2018’s winding down, and so are my writing projects for the year. Looking back, I got a lot done. I finished a novel, finished 14 short stores, and have 4 other short stories in progress.
It’s been a little hard to sit down and write since doing my final read-through of Without Condition, my next novel. But looking back at those numbers, I’m starting to think my muse is simply telling me to take a break for the holidays.
I’m still writing a bit, though. I got some more ideas for my next book, and I’m writing little pieces here and there. I’m also putting my focus on one work-in-progress that I’d like to finish before the year is over.
Winter is typically the time of year I write novels. The weather and early darkness make it much easier to pause, ponder, and write a longer story. This usually happens in January (my least favorite month) and February, though. I think the dazzle of Christmas — as well as everything there is to do — makes it a little harder to sit down and write a book.
Even when I’m not writing as much, though, I’m thinking about my stories and thinking about what to write next. I used to panic when I wasn’t writing, but over the past year, I’ve gotten better about taking on my projects one at a time and when they feel right; and trusting that things will get done when they’re supposed to.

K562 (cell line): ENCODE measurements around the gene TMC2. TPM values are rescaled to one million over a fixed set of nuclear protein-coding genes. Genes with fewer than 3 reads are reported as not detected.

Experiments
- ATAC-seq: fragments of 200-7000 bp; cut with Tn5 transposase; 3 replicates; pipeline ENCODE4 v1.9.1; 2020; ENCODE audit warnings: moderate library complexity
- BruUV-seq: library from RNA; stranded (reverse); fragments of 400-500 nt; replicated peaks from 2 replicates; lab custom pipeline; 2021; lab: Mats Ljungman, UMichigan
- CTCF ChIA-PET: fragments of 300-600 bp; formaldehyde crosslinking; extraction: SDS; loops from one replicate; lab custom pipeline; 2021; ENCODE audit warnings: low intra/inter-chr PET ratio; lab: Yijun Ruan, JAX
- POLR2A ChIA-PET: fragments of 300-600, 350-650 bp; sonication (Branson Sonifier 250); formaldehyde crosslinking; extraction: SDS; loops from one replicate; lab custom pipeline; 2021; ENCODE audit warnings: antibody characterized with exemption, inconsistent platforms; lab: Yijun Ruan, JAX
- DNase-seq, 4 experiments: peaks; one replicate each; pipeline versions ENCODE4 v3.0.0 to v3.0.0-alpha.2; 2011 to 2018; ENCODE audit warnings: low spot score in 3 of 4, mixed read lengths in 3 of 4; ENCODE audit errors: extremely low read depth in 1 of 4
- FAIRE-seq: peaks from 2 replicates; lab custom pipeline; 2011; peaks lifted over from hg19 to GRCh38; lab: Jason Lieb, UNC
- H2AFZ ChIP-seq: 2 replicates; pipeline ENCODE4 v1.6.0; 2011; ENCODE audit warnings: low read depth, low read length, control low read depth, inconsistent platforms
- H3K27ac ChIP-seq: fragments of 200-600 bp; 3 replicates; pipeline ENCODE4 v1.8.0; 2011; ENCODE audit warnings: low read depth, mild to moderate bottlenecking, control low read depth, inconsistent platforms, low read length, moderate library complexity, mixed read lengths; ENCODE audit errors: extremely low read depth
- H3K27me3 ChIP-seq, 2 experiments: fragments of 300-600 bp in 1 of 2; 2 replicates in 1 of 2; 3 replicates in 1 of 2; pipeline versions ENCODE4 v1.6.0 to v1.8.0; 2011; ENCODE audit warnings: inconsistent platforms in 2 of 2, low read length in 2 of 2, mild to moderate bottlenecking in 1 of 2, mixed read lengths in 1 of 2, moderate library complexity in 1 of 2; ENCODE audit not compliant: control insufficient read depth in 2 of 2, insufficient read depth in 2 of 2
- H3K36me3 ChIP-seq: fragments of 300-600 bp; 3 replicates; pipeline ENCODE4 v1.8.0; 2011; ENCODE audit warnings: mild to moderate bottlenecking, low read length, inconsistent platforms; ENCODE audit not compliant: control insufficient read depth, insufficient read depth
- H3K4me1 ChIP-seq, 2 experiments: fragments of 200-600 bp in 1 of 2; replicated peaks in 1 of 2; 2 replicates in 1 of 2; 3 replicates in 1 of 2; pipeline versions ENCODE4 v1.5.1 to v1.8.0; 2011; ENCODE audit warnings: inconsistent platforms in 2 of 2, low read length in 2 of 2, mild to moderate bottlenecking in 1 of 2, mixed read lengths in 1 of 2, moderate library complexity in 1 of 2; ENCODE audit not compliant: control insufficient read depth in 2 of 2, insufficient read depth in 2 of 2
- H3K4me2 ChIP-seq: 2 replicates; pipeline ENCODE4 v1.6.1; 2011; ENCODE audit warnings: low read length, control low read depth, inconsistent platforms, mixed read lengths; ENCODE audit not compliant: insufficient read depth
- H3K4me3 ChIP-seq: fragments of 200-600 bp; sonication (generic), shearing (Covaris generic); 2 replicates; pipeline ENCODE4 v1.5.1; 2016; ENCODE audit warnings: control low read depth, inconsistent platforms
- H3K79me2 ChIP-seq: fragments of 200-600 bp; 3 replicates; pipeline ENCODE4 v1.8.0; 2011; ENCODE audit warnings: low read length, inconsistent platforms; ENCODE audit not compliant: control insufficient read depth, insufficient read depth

Happy Holidays, everyone.
(Note: this is not a paid or requested post — I’m writing this on my own accord)
I’ve been a little quiet on the blog because I don’t have much to report beyond the fact that I’m editing Without Condition. It’s going pretty well — I’m about 2/3 done, and I haven’t felt the urge to print it out and light it on fire, which I consider to be a success.
While this is a time of year where I’m typically editing, I’m also shopping; and I wanted to draw attention to one of my favorite annual charity drives. Each year between November and December, Barnes and Noble holds a book drive for a local school or library in need. They have a box of books that you can choose from to add to your purchase when you check out. They’re usually kids books, meaning you may be adding $5 – $12 to your bill — and sometimes less!
This drive means a lot to me because my love of reading and writing came from access to a variety of books at a young age. I had well-stocked school libraries and public libraries nearby, and friends and family who kept my bookshelf full. I’m grateful for that privilege, but access to good reading, especially for kids and teenagers, should be a right. Book drives like this one help get more books into more readers’ hands.
If you’re shopping at B&N this year, I’d like to ask that you add a book to donate when you check out. It’s for a good cause, and it’s an easy way to give. Thanks, and happy holidays!